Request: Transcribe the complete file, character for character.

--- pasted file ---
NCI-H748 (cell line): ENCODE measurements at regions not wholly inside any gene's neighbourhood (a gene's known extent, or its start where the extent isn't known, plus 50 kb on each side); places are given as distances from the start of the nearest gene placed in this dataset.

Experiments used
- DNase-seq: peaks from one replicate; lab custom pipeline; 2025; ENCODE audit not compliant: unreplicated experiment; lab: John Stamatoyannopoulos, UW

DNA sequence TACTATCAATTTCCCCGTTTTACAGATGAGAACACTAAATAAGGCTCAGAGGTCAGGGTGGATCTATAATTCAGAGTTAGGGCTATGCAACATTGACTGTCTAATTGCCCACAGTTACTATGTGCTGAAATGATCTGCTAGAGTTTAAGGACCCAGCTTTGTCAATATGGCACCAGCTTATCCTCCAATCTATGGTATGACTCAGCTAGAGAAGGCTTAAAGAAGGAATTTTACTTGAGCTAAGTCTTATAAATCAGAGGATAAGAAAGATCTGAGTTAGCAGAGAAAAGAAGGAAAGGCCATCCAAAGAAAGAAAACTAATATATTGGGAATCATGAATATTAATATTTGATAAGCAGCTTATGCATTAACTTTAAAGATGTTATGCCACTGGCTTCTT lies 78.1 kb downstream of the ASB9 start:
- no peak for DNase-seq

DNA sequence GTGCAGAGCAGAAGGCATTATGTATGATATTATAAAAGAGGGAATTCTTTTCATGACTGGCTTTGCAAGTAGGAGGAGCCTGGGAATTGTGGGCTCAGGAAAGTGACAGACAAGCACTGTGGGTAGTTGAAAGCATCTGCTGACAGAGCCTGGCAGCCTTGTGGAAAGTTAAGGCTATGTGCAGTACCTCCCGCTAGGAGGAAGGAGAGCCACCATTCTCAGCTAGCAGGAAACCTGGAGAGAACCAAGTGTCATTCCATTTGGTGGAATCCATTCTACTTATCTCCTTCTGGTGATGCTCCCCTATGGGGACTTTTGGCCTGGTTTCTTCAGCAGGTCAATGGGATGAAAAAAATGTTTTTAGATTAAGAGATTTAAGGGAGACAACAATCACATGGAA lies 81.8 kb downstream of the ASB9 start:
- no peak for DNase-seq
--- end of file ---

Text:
NCI-H748 (cell line): ENCODE measurements at regions not wholly inside any gene's neighbourhood (a gene's known extent, or its start where the extent isn't known, plus 50 kb on each side); places are given as distances from the start of the nearest gene placed in this dataset.

Experiments used
- DNase-seq: peaks from one replicate; lab custom pipeline; 2025; ENCODE audit not compliant: unreplicated experiment; lab: John Stamatoyannopoulos, UW

DNA sequence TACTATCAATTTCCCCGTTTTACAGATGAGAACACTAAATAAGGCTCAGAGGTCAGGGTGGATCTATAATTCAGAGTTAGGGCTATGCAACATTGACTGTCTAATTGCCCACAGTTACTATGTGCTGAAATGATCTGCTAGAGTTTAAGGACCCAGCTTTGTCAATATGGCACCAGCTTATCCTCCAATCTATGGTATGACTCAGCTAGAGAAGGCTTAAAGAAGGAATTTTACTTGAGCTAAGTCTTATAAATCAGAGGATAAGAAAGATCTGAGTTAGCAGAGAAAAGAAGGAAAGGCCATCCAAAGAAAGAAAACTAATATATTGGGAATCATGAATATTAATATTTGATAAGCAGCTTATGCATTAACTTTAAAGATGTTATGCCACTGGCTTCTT lies 78.1 kb downstream of the ASB9 start:
- no peak for DNase-seq

DNA sequence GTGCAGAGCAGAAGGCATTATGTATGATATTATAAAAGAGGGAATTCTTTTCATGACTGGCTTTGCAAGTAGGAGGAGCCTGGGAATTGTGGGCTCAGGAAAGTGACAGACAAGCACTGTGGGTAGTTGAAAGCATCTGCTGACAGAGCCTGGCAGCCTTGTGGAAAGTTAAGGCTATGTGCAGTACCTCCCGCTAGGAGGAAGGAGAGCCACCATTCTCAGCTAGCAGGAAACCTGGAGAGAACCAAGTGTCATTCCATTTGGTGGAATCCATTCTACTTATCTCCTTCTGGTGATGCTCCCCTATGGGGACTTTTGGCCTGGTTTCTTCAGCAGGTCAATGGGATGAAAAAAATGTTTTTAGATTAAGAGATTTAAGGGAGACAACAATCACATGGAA lies 81.8 kb downstream of the ASB9 start:
- no peak for DNase-seq